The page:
• USSR in WWII

    USSR in WWII
    On December 6, 1941, the Soviet Union launched a major counterattack against the center of the front, driving the Germans back from Moscow in chaos. Only weeks later were the Germans able to stabilize the front east of Smolensk. In the summer of 1942, Germany resumed the offensive with a massive attack to the south and southeast toward the city of Stalingrad (Volgograd) on the Volga River and toward the oil fields of the Caucasus.
    Source-http://www.ushmm.org/wlc/en/article.php?ModuleId=10005164
  • Wannsee conference

    Wannsee conference
    on January 20,1942 15 high-ranking Nazi Party and German government officials gathered at a villa in the Berlin suburb of Wannsee to discuss and coordinate the implementation of what they called the "Final Solution of the Jewish Question."The "Final Solution" was the code name for the systematic, deliberate, physical annihilation of the European Jews. At some still undetermined time in 1941, Hitler authorized this European-wide scheme for mass murder. Heydrich convened the wannsee confrence(1),
  • Wannsee confrence

    Wannsee confrence
    to inform aThe "Final Solution" was the code name for the systematic, deliberate, physical annihilation of the European Jews. At some still undetermined time in 1941, Hitler authorized this European-wide scheme for mass murder.The participants discussed a number of other issues raised by the new policy, including the establishment of the Theresienstadt camp-ghetto as a destination for elderly Jews as well Jews who were disabled or decorated in World War I.
  • Wannsee confrence

    Wannsee confrence
    Despite the euphemisms which appeared in the protocols of the meeting, the aim of the Wannsee Conference was clear to its participants: to further the coordination of a policy aimed at the physical annihilation of the European Jews. Source-http://www.ushmm.org/wlc/en/article.php?ModuleId=10005477
  • Bataan death march

    Bataan death march
    After the April 9, 1942, U.S. surrender of the Bataan Peninsula on the main Philippine island of Luzon to the Japanese during World War II (1939-45), the approximately 75,000 Filipino and American troops on Bataan were forced to make an arduous 65-mile march to prison camps.The day after Japan bombed the U.S. naval base at Pearl Harbor, on December 7, 1941, the Japanese invasion of the Philippines began.
  • Bataan death march

    Bataan death march
    Within a month, the Japanese had captured Manila, the capital of the Philippines, and the American and Filipino defenders of Luzon (the island on which Manila is located) were forced to retreat to the Bataan Peninsula. For the next three months, the combined U.S.-Filipino army held out despite a lack of naval and air support. Finally, on April 9, with his forces crippled by starvation and disease, U.S. General Edward King Jr. (1884-1958), surrendered his approximately 75,000 troops at Bataan.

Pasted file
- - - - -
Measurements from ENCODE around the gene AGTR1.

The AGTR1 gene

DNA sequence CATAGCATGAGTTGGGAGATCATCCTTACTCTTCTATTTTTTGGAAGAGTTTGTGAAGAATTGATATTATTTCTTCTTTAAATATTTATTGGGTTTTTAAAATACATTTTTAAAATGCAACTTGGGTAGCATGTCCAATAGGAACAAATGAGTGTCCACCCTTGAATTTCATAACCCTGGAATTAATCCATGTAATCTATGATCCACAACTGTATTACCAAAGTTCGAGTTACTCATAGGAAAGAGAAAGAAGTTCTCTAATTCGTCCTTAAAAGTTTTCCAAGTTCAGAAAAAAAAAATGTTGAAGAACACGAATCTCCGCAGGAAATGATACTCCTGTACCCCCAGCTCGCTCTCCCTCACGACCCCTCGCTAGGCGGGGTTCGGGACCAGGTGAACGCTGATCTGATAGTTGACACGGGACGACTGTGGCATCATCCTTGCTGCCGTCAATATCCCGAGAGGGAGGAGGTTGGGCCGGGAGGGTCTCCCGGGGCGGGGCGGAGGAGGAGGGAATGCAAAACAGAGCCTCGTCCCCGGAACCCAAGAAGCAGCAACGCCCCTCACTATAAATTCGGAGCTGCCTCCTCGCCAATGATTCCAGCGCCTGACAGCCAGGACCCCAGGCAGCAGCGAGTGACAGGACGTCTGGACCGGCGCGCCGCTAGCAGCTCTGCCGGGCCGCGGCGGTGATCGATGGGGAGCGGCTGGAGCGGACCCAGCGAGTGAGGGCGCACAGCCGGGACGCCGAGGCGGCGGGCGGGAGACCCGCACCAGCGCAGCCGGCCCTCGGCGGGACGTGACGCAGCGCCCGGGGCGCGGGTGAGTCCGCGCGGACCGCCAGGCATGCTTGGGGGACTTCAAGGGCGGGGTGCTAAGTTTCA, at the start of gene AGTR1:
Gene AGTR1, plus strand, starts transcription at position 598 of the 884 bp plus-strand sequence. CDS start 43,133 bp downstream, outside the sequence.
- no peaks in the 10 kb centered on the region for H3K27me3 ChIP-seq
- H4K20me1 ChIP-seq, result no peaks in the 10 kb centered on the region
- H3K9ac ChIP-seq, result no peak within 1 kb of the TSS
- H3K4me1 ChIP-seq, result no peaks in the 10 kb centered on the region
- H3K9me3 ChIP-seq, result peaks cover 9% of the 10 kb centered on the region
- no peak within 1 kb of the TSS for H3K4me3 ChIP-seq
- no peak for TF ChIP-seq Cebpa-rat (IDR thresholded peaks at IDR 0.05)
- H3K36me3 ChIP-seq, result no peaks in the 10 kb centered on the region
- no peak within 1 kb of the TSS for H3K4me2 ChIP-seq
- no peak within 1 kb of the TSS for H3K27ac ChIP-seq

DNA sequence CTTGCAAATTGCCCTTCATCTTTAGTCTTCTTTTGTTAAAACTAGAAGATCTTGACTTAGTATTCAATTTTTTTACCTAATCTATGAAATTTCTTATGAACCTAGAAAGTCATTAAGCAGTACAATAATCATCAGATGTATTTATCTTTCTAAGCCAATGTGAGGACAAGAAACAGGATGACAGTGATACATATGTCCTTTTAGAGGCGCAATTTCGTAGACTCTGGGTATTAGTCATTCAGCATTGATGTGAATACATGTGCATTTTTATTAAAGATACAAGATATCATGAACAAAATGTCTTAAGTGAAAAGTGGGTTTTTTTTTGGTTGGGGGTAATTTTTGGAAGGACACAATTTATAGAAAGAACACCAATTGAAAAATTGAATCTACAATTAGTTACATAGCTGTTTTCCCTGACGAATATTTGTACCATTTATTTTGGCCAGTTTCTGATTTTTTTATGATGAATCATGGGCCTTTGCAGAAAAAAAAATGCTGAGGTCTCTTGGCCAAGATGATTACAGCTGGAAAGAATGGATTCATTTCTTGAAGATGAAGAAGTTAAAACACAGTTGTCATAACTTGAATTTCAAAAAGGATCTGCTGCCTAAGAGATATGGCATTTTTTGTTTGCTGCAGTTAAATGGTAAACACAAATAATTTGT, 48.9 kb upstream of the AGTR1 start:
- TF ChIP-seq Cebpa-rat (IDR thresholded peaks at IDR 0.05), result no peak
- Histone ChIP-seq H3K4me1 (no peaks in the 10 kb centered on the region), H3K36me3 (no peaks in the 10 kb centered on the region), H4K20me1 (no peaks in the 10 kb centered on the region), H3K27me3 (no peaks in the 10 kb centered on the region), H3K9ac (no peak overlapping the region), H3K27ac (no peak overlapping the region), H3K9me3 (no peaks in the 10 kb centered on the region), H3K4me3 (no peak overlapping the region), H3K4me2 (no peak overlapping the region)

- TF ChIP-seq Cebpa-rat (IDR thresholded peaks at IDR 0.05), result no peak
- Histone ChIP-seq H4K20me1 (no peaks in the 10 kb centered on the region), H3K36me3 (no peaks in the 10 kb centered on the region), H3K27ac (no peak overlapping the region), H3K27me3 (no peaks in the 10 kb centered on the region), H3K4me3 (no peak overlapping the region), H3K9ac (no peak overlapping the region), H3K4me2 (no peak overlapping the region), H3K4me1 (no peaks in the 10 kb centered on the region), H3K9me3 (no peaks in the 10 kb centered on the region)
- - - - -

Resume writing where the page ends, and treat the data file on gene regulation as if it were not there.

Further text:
• Bataan death march

    Bataan death march
    The surrendered Filipinos and Americans soon were rounded up by the Japanese and forced to march some 65 miles from Mariveles, on the southern end of the Bataan Peninsula, to San Fernando. The men were divided into groups of approximately 100, and what became known as the Bataan Death March typically took each group around five days to complete.America avenged its defeat in the Philippines with the invasion of the island of Leyte in October 1944. General Douglas MacArthur (1880-1964).
  • Bataan death march

    Bataan  death march
    who in 1942 had famously promised to return to the Philippines, made good on his word. In February 1945, U.S.-Filipino forces recaptured the Bataan Peninsula, and Manila was liberated in early March.
    Source-http://www.history.com/topics/world-war-ii/bataan-death-march
  • Battle of midway

    Battle of midway
    Six months after the attack on Pearl Harbor, the United States defeated Japan in one of the most decisive naval battles of World War II. Thanks in part to major advances in code breaking, the United States was able to preempt and counter Japan’s planned ambush of its few remaining aircraft carriers, inflicting permanent damage on the Japanese Navy. An important turning point in the Pacific campaign, the victory allowed the United States and its allies to move into an offensive position.
  • Battle of midway

    Battle of midway
    Analysts often point to Japanese aircraft losses at Midway as eliminating the power of the Imperial Navy’s air arm, but in fact about two-thirds of air crews survived. More devastating was the loss of trained mechanics and aircraft ground crews who went down with the ships. Some historians see Midway as the turning point in the Pacific theater of the war, after which Americans rode straight to Tokyo; others view it as a cusp in the war, after which initiative hung in the balance,
  • Battle of midway

    Battle of midway
    to swing toward the Allies in the Guadalcanal campaign. Either way, Midway ranks as a truly decisive battle.
    Source-http://www.history.com/topics/world-war-ii/battle-of-midway
  • Battle of stalingrad

    Battle of stalingrad